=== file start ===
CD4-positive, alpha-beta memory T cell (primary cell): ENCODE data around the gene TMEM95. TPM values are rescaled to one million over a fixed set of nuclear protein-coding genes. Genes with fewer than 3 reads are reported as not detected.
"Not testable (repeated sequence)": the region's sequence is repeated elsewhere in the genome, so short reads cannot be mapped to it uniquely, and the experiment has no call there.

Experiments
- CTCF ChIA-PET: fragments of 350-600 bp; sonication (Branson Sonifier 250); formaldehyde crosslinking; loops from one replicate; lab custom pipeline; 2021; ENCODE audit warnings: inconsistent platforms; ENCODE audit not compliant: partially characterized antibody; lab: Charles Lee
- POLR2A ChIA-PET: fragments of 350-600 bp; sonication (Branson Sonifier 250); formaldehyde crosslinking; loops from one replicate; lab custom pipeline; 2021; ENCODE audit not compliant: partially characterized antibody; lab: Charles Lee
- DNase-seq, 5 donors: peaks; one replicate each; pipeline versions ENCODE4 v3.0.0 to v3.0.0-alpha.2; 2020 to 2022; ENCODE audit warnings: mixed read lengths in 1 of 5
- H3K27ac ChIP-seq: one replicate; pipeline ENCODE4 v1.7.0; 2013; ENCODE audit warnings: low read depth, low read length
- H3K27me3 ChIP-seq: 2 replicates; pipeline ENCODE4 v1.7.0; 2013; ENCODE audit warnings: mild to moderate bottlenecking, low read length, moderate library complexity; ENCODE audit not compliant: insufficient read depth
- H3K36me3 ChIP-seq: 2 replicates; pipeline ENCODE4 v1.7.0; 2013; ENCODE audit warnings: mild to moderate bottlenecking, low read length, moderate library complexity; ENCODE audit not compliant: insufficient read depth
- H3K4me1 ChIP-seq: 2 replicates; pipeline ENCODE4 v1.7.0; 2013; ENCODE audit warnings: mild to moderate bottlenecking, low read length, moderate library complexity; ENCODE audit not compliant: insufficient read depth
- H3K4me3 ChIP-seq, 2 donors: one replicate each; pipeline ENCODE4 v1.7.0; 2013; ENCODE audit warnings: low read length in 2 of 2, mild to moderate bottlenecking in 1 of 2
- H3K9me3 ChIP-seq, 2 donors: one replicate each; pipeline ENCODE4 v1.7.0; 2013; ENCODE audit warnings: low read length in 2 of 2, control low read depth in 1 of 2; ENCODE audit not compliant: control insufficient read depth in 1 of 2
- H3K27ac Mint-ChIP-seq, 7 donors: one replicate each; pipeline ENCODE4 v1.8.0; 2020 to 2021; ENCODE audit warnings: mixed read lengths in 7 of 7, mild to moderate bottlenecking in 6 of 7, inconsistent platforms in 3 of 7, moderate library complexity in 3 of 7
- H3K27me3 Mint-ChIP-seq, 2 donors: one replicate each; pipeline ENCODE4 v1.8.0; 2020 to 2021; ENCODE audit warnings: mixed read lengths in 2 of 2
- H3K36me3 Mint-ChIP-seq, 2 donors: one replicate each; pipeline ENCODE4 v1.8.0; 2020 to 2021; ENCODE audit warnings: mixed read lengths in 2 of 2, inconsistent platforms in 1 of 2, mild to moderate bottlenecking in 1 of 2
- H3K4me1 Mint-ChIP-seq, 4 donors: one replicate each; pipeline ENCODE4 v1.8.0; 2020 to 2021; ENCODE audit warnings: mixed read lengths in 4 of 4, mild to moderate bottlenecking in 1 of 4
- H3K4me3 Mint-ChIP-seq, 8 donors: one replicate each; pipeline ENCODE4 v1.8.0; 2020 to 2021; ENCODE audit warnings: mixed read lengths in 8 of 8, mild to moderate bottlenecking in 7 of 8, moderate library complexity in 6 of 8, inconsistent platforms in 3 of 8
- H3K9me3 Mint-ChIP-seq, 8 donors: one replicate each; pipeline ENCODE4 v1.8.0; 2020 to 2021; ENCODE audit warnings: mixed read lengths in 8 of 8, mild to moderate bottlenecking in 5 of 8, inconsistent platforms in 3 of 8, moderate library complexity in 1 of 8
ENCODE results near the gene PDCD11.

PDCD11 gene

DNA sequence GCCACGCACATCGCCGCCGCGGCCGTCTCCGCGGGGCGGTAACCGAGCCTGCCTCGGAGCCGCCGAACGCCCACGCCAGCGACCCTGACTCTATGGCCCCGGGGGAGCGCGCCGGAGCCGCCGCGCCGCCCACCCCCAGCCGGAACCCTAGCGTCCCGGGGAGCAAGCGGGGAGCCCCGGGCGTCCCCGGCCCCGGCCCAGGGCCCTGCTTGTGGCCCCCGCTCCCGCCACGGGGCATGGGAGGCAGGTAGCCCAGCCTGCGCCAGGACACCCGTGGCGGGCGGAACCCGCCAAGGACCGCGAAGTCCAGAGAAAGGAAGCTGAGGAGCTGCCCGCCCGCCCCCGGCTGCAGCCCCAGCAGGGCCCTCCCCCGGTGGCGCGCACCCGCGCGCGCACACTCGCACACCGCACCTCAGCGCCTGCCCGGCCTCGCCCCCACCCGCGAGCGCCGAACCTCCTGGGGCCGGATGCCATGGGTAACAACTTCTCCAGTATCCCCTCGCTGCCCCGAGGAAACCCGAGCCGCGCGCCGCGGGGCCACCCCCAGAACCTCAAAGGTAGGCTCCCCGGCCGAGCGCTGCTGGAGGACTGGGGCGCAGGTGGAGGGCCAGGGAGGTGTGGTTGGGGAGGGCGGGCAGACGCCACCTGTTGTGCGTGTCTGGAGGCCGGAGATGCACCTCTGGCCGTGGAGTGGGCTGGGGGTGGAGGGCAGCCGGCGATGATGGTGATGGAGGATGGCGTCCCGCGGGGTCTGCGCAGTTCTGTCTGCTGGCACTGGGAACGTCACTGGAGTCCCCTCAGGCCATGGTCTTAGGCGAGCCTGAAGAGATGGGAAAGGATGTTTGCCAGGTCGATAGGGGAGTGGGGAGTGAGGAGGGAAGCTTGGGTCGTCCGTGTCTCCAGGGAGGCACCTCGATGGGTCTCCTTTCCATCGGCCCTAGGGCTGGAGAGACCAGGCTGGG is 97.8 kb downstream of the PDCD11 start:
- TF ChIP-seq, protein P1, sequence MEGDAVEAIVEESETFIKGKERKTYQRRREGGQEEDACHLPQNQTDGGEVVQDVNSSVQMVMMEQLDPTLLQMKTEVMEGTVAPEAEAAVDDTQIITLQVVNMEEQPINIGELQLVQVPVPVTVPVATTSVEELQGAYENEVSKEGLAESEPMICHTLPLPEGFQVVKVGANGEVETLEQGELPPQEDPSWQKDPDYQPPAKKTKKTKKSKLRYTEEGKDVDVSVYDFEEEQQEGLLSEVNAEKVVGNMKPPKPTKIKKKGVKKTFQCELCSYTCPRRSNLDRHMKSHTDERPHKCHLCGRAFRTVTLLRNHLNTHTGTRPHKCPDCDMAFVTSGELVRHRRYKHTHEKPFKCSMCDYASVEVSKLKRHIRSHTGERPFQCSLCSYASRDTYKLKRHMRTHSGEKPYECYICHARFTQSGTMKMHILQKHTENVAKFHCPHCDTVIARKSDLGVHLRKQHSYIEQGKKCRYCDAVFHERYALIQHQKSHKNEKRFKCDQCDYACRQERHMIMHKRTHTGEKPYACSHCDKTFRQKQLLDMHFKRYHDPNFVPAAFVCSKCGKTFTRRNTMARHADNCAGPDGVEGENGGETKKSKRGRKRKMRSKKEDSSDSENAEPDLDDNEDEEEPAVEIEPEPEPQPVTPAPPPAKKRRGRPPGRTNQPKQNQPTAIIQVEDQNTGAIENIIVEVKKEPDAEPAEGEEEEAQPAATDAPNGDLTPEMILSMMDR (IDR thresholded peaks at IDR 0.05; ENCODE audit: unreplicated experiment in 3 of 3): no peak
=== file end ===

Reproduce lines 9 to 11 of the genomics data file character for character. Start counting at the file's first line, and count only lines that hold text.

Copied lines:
- H3K36me3 ChIP-seq: 2 replicates; pipeline ENCODE4 v1.7.0; 2013; ENCODE audit warnings: mild to moderate bottlenecking, low read length, moderate library complexity; ENCODE audit not compliant: insufficient read depth
- H3K4me1 ChIP-seq: 2 replicates; pipeline ENCODE4 v1.7.0; 2013; ENCODE audit warnings: mild to moderate bottlenecking, low read length, moderate library complexity; ENCODE audit not compliant: insufficient read depth
- H3K4me3 ChIP-seq, 2 donors: one replicate each; pipeline ENCODE4 v1.7.0; 2013; ENCODE audit warnings: low read length in 2 of 2, mild to moderate bottlenecking in 1 of 2